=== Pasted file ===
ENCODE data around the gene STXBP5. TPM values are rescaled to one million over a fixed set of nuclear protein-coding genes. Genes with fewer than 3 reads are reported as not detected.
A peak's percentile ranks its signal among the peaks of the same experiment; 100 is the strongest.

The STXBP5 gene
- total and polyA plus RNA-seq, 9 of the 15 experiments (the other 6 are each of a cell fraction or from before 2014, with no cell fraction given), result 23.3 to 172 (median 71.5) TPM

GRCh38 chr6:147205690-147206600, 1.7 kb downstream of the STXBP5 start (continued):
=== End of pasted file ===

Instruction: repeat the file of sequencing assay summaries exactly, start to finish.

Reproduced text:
ENCODE data around the gene STXBP5. TPM values are rescaled to one million over a fixed set of nuclear protein-coding genes. Genes with fewer than 3 reads are reported as not detected.
A peak's percentile ranks its signal among the peaks of the same experiment; 100 is the strongest.

The STXBP5 gene
- total and polyA plus RNA-seq, 9 of the 15 experiments (the other 6 are each of a cell fraction or from before 2014, with no cell fraction given), result 23.3 to 172 (median 71.5) TPM

GRCh38 chr6:147205690-147206600, 1.7 kb downstream of the STXBP5 start (continued):